One intrinsic characteristic of low-moisture foods that is frequently overlooked is pH. Although pH affects the survival of microorganisms in high-moisture foods, its influence in low-moisture foods with less available moisture has not been examined. Escherichia coli O157:H7, E. coli O121, Salmonella enterica Anatum, and S. enterica Agona were grown on solid media with and without added glucose, harvested, and then suspended in buffer at pH 4, 5, and 7 for 10 min. All cultures were spotted individually onto cellulose filters and dried in a biohazard cabinet (23 ± 2°C) overnight (24 ± 2 h) and then stored in a 25°C incubator at 33% relative humidity. Populations were examined at regular intervals up to 26 (E. coli) or 29 (Salmonella) days. Additional controls for pH consisted of cultures held in buffer at pH 4, 5, and 7 at 25°C for the same time periods as the desiccated cells. For all strains tested, pH had an effect on survival whether stored dried or in liquid buffer (P < 0.05). However, when grown on solid media, acid adaptation (grown with glucose) before acid treatment did not appear beneficial to Salmonella during desiccation. Instead, both acid-adapted Salmonella serovars appeared less resistant during drying than did non–acid-adapted cells. Once dried, the rates of decline for Salmonella were not significantly different for acid-adapted and nonadapted cells (P > 0.05), indicating similar persistence following desiccation. A reverse trend was observed for E. coli O121; acid adaptation on solid media improved survival during desiccation and subsequent storage at low pH (P < 0.05). E. coli O157:H7 survival was significantly lower than that of either Salmonella or E. coli O121 under all conditions tested. Results indicate that the response to desiccation and pH stress differs between the microorganisms and under different growth conditions.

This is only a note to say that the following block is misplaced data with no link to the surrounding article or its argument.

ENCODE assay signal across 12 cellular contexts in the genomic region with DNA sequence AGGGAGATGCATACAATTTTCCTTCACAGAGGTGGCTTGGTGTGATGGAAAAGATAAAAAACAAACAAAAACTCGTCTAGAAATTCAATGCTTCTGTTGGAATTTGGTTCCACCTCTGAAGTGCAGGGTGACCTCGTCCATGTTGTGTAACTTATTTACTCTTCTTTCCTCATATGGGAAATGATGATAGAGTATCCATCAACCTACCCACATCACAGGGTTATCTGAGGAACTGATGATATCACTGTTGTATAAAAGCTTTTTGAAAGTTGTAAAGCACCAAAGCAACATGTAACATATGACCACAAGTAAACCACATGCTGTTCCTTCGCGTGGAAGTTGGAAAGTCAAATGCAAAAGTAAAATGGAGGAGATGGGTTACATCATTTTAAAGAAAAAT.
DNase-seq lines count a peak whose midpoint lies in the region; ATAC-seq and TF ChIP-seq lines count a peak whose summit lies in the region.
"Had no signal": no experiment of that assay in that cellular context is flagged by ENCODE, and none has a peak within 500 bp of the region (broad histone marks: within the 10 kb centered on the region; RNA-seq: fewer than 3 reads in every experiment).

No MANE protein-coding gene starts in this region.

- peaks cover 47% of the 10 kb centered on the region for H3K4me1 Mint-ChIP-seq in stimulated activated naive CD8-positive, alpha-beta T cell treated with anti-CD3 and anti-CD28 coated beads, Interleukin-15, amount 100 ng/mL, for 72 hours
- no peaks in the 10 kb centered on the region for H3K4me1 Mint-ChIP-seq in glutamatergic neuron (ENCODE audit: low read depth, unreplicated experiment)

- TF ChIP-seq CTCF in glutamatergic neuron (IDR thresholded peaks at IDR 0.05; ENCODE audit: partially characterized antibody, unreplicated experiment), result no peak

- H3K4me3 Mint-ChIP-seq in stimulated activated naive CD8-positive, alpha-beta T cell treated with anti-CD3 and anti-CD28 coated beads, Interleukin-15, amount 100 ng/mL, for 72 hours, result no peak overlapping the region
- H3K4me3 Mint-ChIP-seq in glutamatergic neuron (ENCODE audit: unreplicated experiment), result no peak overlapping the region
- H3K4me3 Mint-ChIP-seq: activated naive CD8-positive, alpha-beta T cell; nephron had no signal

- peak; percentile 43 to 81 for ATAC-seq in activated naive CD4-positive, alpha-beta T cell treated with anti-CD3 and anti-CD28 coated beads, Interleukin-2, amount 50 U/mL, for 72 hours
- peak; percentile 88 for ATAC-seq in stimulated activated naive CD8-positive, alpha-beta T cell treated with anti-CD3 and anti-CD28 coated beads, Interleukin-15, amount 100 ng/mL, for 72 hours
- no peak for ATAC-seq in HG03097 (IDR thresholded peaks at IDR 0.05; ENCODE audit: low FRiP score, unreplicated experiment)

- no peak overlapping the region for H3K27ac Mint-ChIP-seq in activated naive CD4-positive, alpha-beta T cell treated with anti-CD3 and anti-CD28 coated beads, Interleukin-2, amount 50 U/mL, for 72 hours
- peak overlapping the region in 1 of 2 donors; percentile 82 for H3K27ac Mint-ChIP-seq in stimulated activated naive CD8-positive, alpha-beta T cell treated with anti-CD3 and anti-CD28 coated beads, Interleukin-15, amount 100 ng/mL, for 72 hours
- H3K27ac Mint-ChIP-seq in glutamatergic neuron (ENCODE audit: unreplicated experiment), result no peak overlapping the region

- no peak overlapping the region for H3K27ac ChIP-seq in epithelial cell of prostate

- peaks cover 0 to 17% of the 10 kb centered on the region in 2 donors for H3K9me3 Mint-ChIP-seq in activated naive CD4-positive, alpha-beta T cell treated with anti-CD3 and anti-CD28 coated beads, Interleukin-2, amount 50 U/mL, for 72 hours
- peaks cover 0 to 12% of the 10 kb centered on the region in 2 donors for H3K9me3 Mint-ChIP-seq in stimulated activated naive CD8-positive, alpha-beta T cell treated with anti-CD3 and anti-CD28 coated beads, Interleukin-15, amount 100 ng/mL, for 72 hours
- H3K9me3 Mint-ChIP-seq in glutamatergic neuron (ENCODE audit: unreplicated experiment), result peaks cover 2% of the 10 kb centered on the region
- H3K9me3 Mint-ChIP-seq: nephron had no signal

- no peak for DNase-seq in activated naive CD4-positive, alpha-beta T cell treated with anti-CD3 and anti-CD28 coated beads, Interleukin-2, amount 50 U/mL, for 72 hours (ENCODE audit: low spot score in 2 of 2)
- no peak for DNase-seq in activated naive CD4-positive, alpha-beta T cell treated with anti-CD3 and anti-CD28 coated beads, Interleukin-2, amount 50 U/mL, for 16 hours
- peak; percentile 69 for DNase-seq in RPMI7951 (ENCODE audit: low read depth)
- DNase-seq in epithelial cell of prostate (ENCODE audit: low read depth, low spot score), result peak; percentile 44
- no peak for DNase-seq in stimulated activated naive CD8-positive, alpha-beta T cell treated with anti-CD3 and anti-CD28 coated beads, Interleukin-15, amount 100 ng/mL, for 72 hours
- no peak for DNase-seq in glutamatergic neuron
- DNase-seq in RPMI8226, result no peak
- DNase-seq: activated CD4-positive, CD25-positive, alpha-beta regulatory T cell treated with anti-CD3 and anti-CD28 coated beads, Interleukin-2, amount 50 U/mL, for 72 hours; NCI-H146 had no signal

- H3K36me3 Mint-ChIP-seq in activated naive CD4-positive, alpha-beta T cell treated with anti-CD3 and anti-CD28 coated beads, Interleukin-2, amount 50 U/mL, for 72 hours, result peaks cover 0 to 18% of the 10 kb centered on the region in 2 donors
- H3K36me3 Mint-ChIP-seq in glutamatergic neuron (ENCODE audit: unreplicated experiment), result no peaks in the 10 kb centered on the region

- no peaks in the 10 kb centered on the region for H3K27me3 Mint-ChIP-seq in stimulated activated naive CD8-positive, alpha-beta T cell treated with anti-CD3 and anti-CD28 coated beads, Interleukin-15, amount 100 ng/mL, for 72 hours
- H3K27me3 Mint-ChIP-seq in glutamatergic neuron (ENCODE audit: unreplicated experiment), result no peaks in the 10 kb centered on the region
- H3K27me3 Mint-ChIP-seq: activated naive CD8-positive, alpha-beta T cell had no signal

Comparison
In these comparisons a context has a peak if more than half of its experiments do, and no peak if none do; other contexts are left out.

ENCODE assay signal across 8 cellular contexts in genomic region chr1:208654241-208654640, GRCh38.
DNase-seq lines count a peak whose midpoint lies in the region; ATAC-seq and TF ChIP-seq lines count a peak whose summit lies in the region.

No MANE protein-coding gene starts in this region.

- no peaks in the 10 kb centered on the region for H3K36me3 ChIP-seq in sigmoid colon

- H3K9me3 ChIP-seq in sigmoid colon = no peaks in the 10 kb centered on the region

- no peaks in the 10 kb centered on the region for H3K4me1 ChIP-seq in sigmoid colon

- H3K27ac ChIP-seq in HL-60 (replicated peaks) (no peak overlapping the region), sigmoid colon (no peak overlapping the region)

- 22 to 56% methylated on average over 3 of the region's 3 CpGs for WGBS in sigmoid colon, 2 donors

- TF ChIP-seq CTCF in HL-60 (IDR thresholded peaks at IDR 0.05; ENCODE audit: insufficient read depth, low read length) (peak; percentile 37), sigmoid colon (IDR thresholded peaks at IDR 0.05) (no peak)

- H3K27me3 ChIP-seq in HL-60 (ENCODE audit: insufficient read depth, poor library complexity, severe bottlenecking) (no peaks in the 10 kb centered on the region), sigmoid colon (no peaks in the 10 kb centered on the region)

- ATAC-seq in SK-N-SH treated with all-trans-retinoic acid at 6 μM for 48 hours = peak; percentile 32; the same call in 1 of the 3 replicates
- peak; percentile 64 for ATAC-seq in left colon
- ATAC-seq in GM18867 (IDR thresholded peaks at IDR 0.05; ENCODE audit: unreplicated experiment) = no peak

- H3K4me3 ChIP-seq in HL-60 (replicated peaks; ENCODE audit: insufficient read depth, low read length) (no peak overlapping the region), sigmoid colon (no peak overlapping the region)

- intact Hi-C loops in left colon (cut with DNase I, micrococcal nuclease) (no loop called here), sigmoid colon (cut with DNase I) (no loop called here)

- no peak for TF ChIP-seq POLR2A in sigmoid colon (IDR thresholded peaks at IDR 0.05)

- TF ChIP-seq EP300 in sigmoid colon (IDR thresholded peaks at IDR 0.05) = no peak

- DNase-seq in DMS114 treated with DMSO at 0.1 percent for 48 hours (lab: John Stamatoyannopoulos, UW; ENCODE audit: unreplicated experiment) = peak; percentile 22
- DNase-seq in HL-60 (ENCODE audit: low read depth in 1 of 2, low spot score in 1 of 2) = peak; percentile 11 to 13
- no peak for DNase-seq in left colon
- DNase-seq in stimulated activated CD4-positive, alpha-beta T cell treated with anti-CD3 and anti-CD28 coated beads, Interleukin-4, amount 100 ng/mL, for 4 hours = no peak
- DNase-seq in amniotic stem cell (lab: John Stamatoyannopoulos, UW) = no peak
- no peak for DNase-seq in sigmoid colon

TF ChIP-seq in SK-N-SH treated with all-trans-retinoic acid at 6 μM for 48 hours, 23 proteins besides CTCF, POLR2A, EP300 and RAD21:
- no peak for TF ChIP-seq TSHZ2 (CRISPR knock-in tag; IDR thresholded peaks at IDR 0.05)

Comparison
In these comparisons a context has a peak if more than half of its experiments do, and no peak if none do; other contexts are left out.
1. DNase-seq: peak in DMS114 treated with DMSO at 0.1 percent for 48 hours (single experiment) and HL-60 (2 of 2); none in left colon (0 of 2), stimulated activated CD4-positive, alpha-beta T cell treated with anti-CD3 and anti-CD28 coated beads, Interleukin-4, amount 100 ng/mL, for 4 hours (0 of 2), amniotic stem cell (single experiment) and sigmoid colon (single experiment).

E. coli O157:H7 was significantly less resistant to desiccation than was E. coli O121.
Both Salmonella serotypes were more desiccation resistant than both E. coli strains.
The pH during drying affected survival during desiccation and storage.
Acid adaptation before desiccation improved the survival of E. coli O121.
Acid adaptation before desiccation did not improve the survival of Salmonella.